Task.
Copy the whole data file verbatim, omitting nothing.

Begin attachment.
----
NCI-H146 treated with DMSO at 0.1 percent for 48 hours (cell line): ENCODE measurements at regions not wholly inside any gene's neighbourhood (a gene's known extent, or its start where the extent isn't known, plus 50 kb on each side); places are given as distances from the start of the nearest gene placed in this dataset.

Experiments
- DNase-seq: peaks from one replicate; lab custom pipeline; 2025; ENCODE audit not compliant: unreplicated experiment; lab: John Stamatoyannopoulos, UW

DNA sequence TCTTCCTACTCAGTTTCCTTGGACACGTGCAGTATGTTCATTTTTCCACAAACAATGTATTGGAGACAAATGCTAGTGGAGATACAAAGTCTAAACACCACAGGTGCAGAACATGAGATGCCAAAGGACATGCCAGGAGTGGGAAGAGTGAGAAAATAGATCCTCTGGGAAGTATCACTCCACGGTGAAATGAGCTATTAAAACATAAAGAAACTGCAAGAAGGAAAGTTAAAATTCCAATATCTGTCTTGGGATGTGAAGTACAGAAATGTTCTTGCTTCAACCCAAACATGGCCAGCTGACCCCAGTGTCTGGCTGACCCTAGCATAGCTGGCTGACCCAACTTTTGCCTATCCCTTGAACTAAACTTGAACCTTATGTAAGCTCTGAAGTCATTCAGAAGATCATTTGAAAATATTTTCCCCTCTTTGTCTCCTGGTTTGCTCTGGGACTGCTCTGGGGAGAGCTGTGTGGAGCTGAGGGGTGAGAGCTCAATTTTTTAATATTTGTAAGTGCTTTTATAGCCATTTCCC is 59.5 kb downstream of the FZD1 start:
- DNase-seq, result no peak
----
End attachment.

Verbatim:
NCI-H146 treated with DMSO at 0.1 percent for 48 hours (cell line): ENCODE measurements at regions not wholly inside any gene's neighbourhood (a gene's known extent, or its start where the extent isn't known, plus 50 kb on each side); places are given as distances from the start of the nearest gene placed in this dataset.

Experiments
- DNase-seq: peaks from one replicate; lab custom pipeline; 2025; ENCODE audit not compliant: unreplicated experiment; lab: John Stamatoyannopoulos, UW

DNA sequence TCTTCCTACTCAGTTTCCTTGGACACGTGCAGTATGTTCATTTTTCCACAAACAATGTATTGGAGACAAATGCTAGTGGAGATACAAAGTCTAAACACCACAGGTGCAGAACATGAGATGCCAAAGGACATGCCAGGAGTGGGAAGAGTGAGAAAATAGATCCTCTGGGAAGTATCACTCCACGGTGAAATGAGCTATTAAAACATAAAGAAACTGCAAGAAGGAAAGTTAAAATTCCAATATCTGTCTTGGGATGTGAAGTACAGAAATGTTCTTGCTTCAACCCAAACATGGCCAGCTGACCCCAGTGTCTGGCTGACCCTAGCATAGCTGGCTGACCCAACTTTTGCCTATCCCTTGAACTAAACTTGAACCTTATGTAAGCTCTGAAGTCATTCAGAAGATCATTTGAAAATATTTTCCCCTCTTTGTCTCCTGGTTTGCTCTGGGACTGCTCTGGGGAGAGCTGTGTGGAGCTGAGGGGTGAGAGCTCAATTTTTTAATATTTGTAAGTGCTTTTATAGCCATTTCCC is 59.5 kb downstream of the FZD1 start:
- DNase-seq, result no peak